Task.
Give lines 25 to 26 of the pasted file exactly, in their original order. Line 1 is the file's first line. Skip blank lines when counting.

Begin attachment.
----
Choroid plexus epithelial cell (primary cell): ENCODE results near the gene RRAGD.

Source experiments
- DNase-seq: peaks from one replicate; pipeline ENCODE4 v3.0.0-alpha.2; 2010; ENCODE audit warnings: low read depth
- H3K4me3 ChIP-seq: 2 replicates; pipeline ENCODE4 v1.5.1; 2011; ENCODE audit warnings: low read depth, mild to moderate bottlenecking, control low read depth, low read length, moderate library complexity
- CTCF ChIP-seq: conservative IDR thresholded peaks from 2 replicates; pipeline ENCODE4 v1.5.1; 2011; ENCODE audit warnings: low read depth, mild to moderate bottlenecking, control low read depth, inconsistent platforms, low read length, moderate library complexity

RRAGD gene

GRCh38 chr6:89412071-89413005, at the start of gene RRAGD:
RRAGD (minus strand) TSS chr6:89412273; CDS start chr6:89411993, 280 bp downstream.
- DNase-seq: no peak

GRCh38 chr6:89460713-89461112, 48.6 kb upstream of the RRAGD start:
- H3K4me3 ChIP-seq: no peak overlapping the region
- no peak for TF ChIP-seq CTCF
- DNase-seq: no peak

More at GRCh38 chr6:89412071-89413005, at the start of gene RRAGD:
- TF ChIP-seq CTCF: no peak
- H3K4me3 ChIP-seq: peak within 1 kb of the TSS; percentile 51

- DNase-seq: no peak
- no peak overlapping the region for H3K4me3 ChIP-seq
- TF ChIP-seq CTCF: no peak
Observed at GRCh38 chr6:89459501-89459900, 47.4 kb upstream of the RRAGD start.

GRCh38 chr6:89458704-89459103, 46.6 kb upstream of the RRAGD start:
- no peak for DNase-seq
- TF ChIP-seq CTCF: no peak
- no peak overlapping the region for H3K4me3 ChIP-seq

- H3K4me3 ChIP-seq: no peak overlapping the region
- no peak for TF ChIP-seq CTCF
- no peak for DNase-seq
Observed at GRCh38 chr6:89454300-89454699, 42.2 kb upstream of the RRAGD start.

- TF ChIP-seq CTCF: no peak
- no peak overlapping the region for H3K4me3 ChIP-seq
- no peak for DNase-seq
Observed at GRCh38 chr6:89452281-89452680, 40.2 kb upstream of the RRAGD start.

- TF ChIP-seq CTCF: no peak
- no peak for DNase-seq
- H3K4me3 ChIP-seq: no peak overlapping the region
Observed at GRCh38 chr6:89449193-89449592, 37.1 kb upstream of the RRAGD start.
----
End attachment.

- H3K4me3 ChIP-seq: no peak overlapping the region
- no peak for TF ChIP-seq CTCF